Tips and resources

Bored with the same old entertainment on offer? Give yourself a brain-boosting update with these fun films, YouTube channels and books – handpicked for girls in STEM.

Inspire a love for STEM

STEM isn’t all Bunsen burners and writing code. We discovered exciting tales of girls in STEM across books, movies and YouTube channels – you name it! Get immersed in our top picks of inspiring stories.

STEM books for girls

Headstrong: 52 women who changed science – and the world by Rachel Swaby

Writer Rachel Swaby was inspired to pen this STEM book for girls and women after reading the obituary of a prominent American rocket scientist that skimmed over her accomplishments. To make sure that girls everywhere would have STEM role models to look up to, Rachel immortalised 52 world-changing female legacies in print.

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Cinder by Marissa Meyer

If you’re keen to read something along the lines of 'The Hunger Games' with an engineering twist, try Marissa Meyer’s 'Cinder'. Set in a dystopian future, Cinder is a cyborg and a budding mechanical engineer. Loosely based on the story of Cinderella, it’s the first book in the series, The lunar chronicles – watch out, you might get hooked!

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The immortal life of Henrietta Lacks by Rebecca Skloot

You may not know the name of Henrietta Lacks, but her cells have played an integral role in developing the polio vaccine, gene mapping, in-vitro fertilisation (IVF), cloning and even more scientific discoveries. This is the story of how a poor African-American tobacco farmer became an integral part of modern science.

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Under the Stars: Astrophysics for Bedtime by Lisa Harvey-Smith

Lisa Harvey-Smith is an Astronomer, Author and the Australian Government's Women in STEM Ambassador. Her children's book Under the Stars: Astrophysics for Bedtime takes children and adults on an incredible journey through the night sky.

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When Galaxies Collide by Lisa Harvey-Smith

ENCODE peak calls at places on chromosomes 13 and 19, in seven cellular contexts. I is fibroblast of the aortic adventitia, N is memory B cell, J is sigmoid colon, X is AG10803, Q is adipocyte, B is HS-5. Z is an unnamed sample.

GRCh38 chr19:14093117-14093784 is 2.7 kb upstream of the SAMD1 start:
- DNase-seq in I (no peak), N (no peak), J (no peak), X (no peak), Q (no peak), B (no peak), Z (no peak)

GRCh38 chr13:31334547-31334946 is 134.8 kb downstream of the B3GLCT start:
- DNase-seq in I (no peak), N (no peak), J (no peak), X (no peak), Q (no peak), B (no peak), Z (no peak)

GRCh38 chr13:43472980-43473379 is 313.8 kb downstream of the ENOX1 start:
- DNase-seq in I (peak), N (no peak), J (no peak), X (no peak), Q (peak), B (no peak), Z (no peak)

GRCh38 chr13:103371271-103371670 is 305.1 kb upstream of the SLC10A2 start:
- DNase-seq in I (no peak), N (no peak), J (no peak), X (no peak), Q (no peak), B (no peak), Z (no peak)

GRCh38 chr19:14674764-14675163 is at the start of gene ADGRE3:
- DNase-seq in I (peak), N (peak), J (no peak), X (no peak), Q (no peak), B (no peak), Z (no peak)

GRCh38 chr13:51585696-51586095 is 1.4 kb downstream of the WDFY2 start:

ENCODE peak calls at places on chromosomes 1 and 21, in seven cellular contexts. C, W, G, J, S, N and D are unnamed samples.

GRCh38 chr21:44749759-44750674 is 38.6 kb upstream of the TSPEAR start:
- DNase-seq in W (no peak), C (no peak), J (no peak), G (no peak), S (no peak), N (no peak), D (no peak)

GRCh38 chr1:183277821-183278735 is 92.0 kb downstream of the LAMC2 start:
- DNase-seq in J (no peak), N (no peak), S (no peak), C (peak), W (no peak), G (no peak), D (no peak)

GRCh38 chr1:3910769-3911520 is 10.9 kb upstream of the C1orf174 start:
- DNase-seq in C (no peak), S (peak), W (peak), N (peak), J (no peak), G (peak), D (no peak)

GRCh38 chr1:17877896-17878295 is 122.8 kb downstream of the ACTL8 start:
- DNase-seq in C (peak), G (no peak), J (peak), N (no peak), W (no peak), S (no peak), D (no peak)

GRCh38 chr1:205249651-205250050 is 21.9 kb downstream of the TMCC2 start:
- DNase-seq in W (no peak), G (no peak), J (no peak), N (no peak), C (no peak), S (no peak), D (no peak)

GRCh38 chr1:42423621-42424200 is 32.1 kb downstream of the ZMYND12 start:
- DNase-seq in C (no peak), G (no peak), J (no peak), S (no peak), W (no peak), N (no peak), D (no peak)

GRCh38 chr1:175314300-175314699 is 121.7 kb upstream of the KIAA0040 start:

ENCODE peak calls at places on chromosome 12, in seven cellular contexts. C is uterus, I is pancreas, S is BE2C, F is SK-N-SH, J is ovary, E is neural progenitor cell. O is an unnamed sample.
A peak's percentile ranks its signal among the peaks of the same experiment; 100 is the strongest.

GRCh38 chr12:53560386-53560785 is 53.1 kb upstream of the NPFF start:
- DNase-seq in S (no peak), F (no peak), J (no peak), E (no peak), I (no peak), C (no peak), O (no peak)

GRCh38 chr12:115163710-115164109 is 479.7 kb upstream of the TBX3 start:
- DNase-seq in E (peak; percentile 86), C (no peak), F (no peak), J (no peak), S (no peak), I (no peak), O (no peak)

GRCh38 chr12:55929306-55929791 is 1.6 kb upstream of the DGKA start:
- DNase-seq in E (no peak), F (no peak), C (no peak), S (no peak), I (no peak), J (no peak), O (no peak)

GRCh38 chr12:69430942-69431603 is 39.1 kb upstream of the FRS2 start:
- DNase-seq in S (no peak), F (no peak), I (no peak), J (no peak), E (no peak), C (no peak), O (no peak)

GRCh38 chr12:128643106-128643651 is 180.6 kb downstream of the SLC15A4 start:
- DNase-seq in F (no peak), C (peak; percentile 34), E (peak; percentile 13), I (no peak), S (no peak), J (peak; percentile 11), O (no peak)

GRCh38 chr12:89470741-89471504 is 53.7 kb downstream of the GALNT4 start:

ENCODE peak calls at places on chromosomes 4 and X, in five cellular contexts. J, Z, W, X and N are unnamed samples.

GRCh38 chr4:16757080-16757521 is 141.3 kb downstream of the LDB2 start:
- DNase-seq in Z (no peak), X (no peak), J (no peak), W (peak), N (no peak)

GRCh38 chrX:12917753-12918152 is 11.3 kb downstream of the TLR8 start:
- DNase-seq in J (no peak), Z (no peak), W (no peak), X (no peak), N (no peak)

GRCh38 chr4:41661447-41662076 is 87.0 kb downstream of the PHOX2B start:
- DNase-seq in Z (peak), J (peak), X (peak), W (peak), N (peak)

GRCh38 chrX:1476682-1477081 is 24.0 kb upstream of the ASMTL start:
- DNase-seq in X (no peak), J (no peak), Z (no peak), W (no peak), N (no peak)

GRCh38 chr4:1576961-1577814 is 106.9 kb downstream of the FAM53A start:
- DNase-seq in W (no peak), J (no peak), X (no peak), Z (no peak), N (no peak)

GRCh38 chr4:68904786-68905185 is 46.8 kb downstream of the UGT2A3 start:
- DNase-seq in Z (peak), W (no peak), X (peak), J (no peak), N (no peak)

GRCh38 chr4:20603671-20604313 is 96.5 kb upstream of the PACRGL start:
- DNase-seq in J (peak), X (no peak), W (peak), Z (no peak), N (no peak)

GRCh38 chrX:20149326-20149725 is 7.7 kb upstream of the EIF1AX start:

Lisa Harvey-Smith's book, When Galaxies Collide, will make the night sky appear completely different. Looking 5.86 billion years into the future, with the Andromeda Galaxy rushing towards us at 400,000 kilometres an hour, it considers the state of the Earth and all life on it.

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Edie's Experiments by Charlotte Barkla

A new school, a classroom full of potential new friends and a science kit. What could possibly go wrong? I’m Edie and I love science. So I when I started at a new school, I decided it could be one giant experiment. Can I give you some advice? Avoid sliming your entire classroom. You could end up in trouble with your teacher, your new classmates and the principal. Between the great slime fiasco, the apology cookie surprise and the wrinkle cream mix-up, I’ve discovered making friends isn’t an exact science!

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Careers for Girls by Anne Daly

Careers for Girls is a non-fiction book aimed at 8 to 12 year olds, and features diverse and inclusive women - some walk around, some use a wheelchair or wear prosthetic limbs, and all look strong and capable. Featuring mainly STEM careers, but also some trade and art careers like Photographer, Glassblower and Electrician.

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STEM movies

He named me Malala

You may have already heard of Malala Yousafzai without knowing her story. She’s the young Pakistani woman who was shot in the head by a Taliban gunman for suggesting that girls should receive an education. Behind the worldwide recognition, Malala is just an ordinary girl who shows us that determination can get you anywhere.

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Hidden figures

In the 1960s, three African-American female mathematicians were working on the technology that would later see the first human expedition into outer space. The problem? These women never received the recognition that their white male colleagues did. This STEM movie is based on that story.

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If you build it

Sometimes, it can be hard to see the links between classroom study and effecting real-world change. This STEM movie documents two teachers in North Carolina who attempt to transform a class of 10 uninterested students into community-focused engineers as they work together to build a farmers’ market for their rural town.

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STEM YouTube channels


All your brain-based science and psychology questions are answered in these fun, colourful and energetic videos from STEM YouTuber Vanessa Hill of BrainCraft.

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WIRED has you covered for videos spanning everything from famous people (like these awesome NASA scientists) answering the internet’s most googled questions about themselves, to the science behind all things tech.

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Gross Science

Gross Science is the STEM YouTube channel created and hosted by Anna Rothschild and covers everything – you guessed it – gross about science. From what it’s like to eat bugs, to the parasites in dinosaur poop, if it’s scientific and a little icky Anna will cover it.

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